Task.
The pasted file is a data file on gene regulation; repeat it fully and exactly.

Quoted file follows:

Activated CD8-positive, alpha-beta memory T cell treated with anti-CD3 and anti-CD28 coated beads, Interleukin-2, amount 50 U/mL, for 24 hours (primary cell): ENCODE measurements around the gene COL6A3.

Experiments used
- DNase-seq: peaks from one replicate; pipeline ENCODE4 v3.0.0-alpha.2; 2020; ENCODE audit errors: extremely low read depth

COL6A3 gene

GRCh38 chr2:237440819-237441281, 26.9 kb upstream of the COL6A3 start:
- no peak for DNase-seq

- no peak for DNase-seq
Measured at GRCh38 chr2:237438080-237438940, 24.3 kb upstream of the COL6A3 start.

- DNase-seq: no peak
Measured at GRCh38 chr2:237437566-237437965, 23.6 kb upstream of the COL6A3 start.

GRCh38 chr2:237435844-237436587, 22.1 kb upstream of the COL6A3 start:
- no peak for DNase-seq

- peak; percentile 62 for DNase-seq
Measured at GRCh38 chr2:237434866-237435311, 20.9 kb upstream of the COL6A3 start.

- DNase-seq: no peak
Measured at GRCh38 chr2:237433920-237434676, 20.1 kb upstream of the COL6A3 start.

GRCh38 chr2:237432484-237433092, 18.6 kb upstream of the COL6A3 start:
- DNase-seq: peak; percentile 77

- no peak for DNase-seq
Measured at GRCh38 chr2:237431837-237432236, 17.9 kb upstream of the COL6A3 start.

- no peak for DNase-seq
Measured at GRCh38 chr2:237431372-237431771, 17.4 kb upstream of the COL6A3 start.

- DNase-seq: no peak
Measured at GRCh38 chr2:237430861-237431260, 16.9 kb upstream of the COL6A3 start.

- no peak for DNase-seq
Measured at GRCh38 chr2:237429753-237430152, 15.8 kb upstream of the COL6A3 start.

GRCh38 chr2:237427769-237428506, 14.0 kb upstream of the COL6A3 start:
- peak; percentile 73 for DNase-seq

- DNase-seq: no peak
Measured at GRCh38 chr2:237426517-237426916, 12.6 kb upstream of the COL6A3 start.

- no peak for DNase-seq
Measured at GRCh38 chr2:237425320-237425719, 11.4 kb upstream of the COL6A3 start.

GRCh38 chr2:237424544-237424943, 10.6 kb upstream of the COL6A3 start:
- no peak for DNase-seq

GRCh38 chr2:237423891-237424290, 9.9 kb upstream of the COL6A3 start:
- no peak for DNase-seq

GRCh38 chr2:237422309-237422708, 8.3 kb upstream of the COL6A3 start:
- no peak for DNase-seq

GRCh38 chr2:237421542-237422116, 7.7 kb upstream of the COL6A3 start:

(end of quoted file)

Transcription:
Activated CD8-positive, alpha-beta memory T cell treated with anti-CD3 and anti-CD28 coated beads, Interleukin-2, amount 50 U/mL, for 24 hours (primary cell): ENCODE measurements around the gene COL6A3.

Experiments used
- DNase-seq: peaks from one replicate; pipeline ENCODE4 v3.0.0-alpha.2; 2020; ENCODE audit errors: extremely low read depth

COL6A3 gene

GRCh38 chr2:237440819-237441281, 26.9 kb upstream of the COL6A3 start:
- no peak for DNase-seq

- no peak for DNase-seq
Measured at GRCh38 chr2:237438080-237438940, 24.3 kb upstream of the COL6A3 start.

- DNase-seq: no peak
Measured at GRCh38 chr2:237437566-237437965, 23.6 kb upstream of the COL6A3 start.

GRCh38 chr2:237435844-237436587, 22.1 kb upstream of the COL6A3 start:
- no peak for DNase-seq

- peak; percentile 62 for DNase-seq
Measured at GRCh38 chr2:237434866-237435311, 20.9 kb upstream of the COL6A3 start.

- DNase-seq: no peak
Measured at GRCh38 chr2:237433920-237434676, 20.1 kb upstream of the COL6A3 start.

GRCh38 chr2:237432484-237433092, 18.6 kb upstream of the COL6A3 start:
- DNase-seq: peak; percentile 77

- no peak for DNase-seq
Measured at GRCh38 chr2:237431837-237432236, 17.9 kb upstream of the COL6A3 start.

- no peak for DNase-seq
Measured at GRCh38 chr2:237431372-237431771, 17.4 kb upstream of the COL6A3 start.

- DNase-seq: no peak
Measured at GRCh38 chr2:237430861-237431260, 16.9 kb upstream of the COL6A3 start.

- no peak for DNase-seq
Measured at GRCh38 chr2:237429753-237430152, 15.8 kb upstream of the COL6A3 start.

GRCh38 chr2:237427769-237428506, 14.0 kb upstream of the COL6A3 start:
- peak; percentile 73 for DNase-seq

- DNase-seq: no peak
Measured at GRCh38 chr2:237426517-237426916, 12.6 kb upstream of the COL6A3 start.

- no peak for DNase-seq
Measured at GRCh38 chr2:237425320-237425719, 11.4 kb upstream of the COL6A3 start.

GRCh38 chr2:237424544-237424943, 10.6 kb upstream of the COL6A3 start:
- no peak for DNase-seq

GRCh38 chr2:237423891-237424290, 9.9 kb upstream of the COL6A3 start:
- no peak for DNase-seq

GRCh38 chr2:237422309-237422708, 8.3 kb upstream of the COL6A3 start:
- no peak for DNase-seq

GRCh38 chr2:237421542-237422116, 7.7 kb upstream of the COL6A3 start: